My quest for the most delicious home-made turkey-ranch sandwich ever starts with a brined turkey breast that I grill on my Big Green Egg for 1.5 hours with some cherry wood nearby.
The biggest pain-in-the-butt part of this quest is brining the bone-in skin-on 6 pound or so turkey breast.
I want to try the "dry-brining" technique described in other topics, but the problem is it takes so much longer than wet brining (days vs hours). If I pick up a turkey breast on Friday and want to cook it on Sunday, wet brining is the only option. (right?)
Goal: To make the brine, put the turkey breast in, and start brining in ONE MOTION / one cooking session. And immediately put it in the fridge for 1.25 hours per pound of turkey breast.
Obstacles figured out:
1) Not enough space in the fridge
Buy a spare fridge and keep in the garage. I was surprised at how inexpensive the very-basic but full-size refrigerators are, and also how inexpensive they are to run per year. Why did I make so long to do this? Makes entertaining, Thanksgiving, and Christmas a lot easier also.
Helps minimize risk of cross-contamination also while there's all this raw poultry around.
2) Don't have the right size container to brine the turkey breast
Bought a set of those square lexan food-safe plastic containers from a restaurant supply place. I use the 12 quart size for turkey, the smaller ones for other meats marinating or brining. Very handy; and square shape is efficient use of space!
3) Recipes always underestimate how much brine I need to adequately cover the meat,
Double the recipe for brine. I've found 1 BIG (8 pound) turkey breast needs 2 gallons of brine when using the square containers.
I have used those plastic bags which allow for less brine required. However, I don't want to pour hot brine into a thin plastic bag. Easier to make more.
4) Brine takes WAY too long to cool to safe temps for the turkey (< 40 deg) if you use all the water in the boiling part, or if you don't hold back enough for the ice to immediately get the mixture to 40 degrees.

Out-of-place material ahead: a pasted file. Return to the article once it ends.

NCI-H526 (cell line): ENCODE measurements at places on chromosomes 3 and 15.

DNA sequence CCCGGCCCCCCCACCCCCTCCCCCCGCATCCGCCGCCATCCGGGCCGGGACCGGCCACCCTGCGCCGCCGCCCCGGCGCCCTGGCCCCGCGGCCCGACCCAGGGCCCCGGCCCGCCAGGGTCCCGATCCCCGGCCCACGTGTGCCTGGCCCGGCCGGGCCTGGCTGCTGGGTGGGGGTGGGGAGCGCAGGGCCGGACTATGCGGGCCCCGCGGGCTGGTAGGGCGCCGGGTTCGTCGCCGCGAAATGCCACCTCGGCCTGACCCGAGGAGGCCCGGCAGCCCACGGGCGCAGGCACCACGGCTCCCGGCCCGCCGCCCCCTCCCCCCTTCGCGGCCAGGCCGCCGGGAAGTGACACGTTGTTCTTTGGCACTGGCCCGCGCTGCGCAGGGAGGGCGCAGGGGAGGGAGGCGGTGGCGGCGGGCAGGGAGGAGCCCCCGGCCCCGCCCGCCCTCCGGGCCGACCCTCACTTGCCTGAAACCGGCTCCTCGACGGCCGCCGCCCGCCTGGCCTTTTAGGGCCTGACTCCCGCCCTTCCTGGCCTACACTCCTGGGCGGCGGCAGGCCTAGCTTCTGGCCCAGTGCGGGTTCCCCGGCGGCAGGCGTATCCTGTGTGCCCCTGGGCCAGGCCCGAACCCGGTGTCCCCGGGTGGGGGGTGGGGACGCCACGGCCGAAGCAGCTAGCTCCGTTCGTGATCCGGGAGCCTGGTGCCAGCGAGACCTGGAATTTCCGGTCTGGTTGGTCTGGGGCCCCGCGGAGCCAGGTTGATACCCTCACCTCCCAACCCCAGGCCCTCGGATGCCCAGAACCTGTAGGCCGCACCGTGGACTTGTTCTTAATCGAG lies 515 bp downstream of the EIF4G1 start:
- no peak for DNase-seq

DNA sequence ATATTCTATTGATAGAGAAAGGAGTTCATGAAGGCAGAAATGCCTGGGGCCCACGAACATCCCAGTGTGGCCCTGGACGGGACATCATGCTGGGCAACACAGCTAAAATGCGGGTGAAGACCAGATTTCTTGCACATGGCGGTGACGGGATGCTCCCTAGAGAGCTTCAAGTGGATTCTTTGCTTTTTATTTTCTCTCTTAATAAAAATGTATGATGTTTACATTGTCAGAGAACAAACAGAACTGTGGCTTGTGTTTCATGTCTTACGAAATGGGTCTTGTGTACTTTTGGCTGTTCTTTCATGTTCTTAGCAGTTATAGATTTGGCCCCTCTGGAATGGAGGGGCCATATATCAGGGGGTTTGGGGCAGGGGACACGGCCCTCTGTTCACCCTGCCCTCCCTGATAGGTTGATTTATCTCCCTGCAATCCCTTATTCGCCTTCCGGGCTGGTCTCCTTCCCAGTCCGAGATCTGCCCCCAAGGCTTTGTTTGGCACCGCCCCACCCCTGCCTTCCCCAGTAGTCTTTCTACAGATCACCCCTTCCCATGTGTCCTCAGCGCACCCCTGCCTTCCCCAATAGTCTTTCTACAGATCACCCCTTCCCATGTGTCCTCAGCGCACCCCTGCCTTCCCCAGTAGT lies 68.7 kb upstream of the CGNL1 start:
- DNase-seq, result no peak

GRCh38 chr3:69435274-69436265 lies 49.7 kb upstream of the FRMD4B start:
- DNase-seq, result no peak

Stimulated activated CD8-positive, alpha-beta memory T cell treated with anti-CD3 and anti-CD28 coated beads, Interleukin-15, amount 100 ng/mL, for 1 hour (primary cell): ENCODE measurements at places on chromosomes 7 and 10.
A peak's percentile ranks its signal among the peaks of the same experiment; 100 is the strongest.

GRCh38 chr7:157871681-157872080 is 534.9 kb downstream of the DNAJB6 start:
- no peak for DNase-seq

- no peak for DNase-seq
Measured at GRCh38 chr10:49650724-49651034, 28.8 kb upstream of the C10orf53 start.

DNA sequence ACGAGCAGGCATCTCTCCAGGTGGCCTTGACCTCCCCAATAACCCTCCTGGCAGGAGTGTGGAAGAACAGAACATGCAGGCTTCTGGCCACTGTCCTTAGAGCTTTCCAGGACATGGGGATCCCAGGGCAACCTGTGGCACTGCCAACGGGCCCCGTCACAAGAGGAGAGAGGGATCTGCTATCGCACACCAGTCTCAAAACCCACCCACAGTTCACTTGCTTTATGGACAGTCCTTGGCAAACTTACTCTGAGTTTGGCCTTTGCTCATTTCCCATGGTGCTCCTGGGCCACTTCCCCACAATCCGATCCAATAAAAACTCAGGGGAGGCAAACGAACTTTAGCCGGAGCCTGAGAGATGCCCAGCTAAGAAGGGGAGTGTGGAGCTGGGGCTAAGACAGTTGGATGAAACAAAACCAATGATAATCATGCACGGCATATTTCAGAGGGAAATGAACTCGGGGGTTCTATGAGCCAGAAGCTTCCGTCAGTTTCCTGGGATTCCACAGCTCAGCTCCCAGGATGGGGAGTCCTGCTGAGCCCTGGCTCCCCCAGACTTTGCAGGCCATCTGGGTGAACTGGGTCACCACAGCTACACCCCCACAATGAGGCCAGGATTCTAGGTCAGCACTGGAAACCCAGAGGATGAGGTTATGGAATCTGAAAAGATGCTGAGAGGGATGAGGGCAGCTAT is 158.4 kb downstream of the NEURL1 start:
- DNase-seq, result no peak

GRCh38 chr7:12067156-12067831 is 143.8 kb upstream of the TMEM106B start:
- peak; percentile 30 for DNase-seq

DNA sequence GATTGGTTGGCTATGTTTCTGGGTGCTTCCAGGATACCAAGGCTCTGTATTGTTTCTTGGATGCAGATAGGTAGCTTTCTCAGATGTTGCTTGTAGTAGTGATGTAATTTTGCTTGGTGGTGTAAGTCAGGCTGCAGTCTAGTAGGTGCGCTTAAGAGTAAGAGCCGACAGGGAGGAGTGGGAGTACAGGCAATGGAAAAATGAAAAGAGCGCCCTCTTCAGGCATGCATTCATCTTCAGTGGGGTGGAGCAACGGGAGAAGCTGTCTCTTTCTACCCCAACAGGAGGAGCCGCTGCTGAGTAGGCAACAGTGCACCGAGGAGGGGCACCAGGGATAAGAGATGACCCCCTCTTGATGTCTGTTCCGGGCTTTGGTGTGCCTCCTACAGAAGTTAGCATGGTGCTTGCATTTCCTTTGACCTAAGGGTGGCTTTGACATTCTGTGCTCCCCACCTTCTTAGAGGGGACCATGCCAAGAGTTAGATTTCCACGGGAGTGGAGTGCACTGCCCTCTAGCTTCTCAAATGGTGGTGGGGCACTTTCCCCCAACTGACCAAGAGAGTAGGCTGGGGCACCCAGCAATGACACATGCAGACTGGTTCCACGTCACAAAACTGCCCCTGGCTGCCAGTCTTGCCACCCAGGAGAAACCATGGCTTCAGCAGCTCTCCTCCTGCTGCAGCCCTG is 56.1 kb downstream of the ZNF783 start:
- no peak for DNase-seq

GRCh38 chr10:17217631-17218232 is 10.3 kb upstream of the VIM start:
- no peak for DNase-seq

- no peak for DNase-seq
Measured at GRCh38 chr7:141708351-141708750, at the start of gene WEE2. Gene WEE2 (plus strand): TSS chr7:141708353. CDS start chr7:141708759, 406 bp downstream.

This is the biggest pain.
Example: I called ahead while driving home and asked a relative visiting to start boiling the water for my 2 gallon brine recipe. I forgot to mention holding back some of the water for the ice part. OK no problem, I thought. I'll just let it cool down in the fridge...
Any guesses as to how many hours it took to take 2 gallons of brine solution to cool from hot (barely not boiling) to 39 degrees in my near-empty spare fridge?
Hint: I had to make something else - no turkey that weekend!
Answer: It went into the fridge at 1am. The fridge temp (I have a sensor wiht display mounted on top of the fridge) IMMEDIATELY went up to 72 degrees! At 2pm the next afternoon it was only 49 degrees!!! I think I finally started brining at 5pm. It might have been ready at 4. Good grief.
The other problem (experienced today) if you don't use ENOUGH water to dissolve all the brine, not all the salt dissolves because it's super-salinated. I tried:
End goal: 2 gallons of brine.
Basic Brine ratios: 1 gallon of Brine: 1 cup salt :: 1 cup sweet :: 1 gallon water :: 6 bay leaves :: 0.5 head garlic smashed :: whatever other herbs I want
So for 2 gallons of brine:
2 cups salt :: 2 cups sweet :: 2 gallon water :: 12 bay leaves :: 1 head garlic smashed :: and today I added 2 tbsp of dry Italian herbs
Started with: 1 gallon of water to boil, which would leave 1 gallon for the ice water
Problem: not of the 2 cups of salt would dissolve
Added: 4 cups of water. Then, all of the salt dissolved.
Problem: Adding: 1 gallon (minus 4 cups) of ice water. But that resulted in a temp of 65 degrees. Now I'm having to wait again while that cools in the fridge to 39. Probably a couple hours. Argh.
Next time I'll hold back 50% of water again. I'd rather have some of the salt un-dissolved than have to wait for the brine to cool.
And yes, moist juicy flavorful turkey meat for argula salads, turkey-ranch sandwiches, etc is worth it...
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